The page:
While I will not argue the value of memorizing the state capitols (Other than the importance of being familiar with them and creating a memory vestige that can be easily reinforced in the future, should the need arise.)let me use a state capitol mnemonic I created that I believe would be very memorable. According to Google the most “googled” state capital is Raleigh, North Carolina so a lot of people forget it.

    Warning: This is a violent mnemonic. You’re watching Sir Walter Raleigh ascend the stairs and place his head over the block as the executioner prepares to put the ax blade through his NeCk. (NC for North Carolina) Fifty mnemonic devices like these and the state capitols would be memorized in a couple of hours and we could throw in some history too. Some mnemonics would never be forgotten because even though they require some visual repetition they will stay in long-term memory much longer and be more easily retrieved than verbal repetition. Not to mention a lot more interesting and entertaining.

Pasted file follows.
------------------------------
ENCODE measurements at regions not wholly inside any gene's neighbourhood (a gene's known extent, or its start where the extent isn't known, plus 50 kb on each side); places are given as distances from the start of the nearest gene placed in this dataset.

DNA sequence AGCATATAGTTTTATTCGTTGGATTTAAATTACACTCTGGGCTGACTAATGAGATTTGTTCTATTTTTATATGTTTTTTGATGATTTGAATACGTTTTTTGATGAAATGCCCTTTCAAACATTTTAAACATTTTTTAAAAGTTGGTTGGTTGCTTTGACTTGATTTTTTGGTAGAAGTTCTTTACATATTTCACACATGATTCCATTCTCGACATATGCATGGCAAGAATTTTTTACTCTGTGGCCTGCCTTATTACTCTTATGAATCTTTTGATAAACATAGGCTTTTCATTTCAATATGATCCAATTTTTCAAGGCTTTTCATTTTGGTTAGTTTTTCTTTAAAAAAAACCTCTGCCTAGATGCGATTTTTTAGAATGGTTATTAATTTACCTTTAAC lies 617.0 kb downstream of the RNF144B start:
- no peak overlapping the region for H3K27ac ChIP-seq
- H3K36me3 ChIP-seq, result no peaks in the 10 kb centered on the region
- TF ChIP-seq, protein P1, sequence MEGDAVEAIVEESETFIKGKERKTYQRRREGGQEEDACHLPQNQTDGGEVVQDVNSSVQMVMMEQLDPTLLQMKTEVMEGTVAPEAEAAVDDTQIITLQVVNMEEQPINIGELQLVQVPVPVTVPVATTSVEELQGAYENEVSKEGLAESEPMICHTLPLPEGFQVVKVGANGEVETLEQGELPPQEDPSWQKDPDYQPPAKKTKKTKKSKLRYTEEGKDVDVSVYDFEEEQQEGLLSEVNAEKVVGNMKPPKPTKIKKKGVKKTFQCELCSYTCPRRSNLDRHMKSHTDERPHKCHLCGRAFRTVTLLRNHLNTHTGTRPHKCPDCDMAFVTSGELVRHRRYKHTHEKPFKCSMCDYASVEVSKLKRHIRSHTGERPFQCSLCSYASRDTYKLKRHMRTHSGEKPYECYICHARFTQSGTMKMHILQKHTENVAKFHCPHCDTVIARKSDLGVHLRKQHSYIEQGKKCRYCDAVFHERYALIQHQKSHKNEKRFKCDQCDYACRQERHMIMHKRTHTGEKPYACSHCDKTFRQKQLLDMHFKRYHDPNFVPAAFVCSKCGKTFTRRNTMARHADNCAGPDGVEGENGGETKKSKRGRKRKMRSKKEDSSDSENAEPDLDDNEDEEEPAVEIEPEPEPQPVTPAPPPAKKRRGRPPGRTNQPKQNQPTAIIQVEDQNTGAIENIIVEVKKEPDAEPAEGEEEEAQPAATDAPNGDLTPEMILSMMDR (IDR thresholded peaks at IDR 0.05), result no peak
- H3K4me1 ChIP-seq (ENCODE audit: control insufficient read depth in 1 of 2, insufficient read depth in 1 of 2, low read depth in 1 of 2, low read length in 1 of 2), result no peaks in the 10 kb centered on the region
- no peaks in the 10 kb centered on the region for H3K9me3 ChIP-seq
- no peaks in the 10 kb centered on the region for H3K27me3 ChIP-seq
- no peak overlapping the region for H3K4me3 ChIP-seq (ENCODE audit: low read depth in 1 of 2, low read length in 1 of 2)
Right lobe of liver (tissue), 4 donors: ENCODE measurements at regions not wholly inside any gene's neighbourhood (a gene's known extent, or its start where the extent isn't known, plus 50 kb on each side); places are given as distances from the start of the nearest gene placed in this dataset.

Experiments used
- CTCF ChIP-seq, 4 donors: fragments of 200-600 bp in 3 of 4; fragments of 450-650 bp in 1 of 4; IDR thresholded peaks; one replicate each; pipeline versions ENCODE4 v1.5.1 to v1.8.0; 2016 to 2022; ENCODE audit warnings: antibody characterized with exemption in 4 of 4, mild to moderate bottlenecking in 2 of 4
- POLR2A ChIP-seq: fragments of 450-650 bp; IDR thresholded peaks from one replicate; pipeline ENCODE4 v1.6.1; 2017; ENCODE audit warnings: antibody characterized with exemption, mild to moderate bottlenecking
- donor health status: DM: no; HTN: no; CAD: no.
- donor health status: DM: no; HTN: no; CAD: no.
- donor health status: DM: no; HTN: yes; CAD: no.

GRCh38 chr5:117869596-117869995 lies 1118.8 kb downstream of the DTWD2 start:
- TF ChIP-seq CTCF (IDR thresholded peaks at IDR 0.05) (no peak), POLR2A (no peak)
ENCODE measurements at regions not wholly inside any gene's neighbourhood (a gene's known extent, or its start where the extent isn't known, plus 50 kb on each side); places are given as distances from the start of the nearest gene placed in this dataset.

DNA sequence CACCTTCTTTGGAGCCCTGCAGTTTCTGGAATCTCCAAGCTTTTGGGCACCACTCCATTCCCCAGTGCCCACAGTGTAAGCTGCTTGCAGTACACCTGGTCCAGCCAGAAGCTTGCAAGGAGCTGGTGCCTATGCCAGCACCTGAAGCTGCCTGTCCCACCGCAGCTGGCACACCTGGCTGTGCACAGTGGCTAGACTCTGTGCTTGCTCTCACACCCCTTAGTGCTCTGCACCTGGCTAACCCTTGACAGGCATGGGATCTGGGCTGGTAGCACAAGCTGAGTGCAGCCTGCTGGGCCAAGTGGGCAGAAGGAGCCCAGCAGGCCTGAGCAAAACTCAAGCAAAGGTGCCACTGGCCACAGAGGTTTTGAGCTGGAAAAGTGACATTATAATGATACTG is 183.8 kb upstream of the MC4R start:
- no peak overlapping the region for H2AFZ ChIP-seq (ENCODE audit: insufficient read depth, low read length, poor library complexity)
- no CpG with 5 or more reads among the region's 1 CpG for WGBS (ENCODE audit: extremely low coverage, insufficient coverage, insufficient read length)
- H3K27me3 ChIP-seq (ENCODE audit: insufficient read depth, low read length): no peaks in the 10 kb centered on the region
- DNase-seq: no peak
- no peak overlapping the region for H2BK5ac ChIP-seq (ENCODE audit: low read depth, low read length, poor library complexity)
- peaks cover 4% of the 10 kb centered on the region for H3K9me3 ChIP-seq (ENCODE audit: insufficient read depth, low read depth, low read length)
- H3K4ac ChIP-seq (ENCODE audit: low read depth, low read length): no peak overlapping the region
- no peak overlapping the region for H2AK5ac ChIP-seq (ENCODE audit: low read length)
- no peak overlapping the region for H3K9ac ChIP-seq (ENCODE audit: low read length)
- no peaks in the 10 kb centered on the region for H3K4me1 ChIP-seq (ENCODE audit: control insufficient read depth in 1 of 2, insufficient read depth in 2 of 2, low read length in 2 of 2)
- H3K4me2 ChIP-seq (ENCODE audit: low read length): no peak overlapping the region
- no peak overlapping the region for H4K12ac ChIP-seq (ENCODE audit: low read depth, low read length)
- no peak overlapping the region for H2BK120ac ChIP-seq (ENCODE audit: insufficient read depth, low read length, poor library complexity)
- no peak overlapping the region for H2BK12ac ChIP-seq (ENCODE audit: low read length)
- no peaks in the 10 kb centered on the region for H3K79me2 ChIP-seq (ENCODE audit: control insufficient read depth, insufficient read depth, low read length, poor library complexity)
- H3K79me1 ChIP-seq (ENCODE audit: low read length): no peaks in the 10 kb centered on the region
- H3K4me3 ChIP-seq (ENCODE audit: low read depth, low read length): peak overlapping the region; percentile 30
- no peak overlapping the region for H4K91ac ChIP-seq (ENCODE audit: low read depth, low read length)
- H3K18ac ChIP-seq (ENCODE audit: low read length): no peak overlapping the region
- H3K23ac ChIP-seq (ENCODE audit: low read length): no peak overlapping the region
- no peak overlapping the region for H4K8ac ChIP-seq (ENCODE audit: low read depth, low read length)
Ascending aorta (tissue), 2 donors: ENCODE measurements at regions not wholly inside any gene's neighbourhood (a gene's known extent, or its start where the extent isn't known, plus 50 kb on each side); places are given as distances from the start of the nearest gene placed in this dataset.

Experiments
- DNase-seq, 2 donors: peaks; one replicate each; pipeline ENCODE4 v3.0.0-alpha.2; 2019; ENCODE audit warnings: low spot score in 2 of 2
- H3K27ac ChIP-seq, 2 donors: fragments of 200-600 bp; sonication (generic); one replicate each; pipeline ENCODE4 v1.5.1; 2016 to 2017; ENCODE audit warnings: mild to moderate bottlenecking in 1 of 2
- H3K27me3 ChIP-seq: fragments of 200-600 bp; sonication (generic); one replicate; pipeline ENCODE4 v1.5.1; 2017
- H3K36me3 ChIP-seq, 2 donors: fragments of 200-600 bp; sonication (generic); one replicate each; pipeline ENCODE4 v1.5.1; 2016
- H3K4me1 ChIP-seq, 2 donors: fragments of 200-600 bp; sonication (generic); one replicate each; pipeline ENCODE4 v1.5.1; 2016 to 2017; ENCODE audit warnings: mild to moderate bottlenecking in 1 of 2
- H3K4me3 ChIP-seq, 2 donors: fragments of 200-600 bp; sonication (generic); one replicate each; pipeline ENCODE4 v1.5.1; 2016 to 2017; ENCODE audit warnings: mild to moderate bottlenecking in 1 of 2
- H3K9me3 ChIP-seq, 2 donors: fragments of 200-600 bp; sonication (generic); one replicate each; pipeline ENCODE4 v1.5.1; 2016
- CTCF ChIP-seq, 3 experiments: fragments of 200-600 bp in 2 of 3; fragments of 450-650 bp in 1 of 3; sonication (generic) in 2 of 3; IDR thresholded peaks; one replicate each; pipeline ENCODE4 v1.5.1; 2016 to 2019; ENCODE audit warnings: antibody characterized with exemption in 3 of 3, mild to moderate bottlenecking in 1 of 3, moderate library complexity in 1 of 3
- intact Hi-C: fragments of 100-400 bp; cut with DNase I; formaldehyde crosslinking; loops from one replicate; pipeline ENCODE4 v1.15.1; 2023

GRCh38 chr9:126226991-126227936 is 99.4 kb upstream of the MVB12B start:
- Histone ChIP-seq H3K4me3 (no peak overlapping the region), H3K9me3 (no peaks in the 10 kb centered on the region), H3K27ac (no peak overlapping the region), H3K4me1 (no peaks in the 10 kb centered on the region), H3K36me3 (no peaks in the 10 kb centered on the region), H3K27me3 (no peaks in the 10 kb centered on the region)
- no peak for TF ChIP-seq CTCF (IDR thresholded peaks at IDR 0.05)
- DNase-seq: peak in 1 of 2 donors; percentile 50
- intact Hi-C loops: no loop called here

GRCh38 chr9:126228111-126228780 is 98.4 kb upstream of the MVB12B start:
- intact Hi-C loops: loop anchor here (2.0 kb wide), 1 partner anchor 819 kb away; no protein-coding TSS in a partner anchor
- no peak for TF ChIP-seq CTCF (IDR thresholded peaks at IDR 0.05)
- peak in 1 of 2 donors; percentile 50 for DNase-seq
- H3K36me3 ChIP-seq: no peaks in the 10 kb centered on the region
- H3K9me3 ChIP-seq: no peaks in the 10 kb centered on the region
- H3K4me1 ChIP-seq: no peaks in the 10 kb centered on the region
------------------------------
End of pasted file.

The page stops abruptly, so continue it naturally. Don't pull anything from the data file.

Comments are closed.